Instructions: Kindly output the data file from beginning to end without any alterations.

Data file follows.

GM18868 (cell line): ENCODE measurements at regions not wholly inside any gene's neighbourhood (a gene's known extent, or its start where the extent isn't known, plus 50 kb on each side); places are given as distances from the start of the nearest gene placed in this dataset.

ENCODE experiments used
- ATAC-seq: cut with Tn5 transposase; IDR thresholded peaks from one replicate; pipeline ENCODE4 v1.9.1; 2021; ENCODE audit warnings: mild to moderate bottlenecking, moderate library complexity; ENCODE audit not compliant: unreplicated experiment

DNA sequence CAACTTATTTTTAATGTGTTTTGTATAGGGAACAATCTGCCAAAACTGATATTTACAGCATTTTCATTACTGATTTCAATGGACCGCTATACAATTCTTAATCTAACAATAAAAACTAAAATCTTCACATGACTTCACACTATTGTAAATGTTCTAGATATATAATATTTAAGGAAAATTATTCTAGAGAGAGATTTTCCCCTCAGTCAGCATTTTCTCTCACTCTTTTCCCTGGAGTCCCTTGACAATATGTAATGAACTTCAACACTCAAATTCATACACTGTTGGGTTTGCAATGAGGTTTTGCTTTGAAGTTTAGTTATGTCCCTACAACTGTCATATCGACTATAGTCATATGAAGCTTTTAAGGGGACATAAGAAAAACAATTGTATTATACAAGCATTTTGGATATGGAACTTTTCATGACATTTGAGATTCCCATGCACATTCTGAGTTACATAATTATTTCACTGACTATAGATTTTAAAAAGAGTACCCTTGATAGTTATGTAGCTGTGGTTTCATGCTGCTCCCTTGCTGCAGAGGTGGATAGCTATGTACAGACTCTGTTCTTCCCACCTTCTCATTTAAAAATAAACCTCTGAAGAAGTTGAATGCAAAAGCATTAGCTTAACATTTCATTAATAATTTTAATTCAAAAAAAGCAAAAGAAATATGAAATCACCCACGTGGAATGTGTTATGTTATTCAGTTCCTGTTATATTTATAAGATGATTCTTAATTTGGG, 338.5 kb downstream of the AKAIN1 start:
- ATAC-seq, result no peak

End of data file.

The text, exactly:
GM18868 (cell line): ENCODE measurements at regions not wholly inside any gene's neighbourhood (a gene's known extent, or its start where the extent isn't known, plus 50 kb on each side); places are given as distances from the start of the nearest gene placed in this dataset.

ENCODE experiments used
- ATAC-seq: cut with Tn5 transposase; IDR thresholded peaks from one replicate; pipeline ENCODE4 v1.9.1; 2021; ENCODE audit warnings: mild to moderate bottlenecking, moderate library complexity; ENCODE audit not compliant: unreplicated experiment

DNA sequence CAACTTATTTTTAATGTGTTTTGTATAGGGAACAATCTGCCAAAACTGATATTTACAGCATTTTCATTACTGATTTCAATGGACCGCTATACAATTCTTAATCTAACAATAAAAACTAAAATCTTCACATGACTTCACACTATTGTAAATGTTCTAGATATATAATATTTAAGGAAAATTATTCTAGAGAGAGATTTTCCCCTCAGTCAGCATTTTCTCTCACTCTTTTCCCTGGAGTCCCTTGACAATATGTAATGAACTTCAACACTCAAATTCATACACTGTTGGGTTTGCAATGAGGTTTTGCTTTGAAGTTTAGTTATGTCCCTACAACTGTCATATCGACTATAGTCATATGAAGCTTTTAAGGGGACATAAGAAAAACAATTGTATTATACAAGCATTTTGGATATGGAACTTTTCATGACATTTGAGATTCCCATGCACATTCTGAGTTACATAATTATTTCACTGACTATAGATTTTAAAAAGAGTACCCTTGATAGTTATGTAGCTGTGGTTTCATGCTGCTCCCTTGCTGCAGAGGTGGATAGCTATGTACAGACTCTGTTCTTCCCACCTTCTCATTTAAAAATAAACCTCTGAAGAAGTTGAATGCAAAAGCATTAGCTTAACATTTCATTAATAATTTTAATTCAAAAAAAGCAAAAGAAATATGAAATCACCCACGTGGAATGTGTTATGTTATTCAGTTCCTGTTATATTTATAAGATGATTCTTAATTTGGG, 338.5 kb downstream of the AKAIN1 start:
- ATAC-seq, result no peak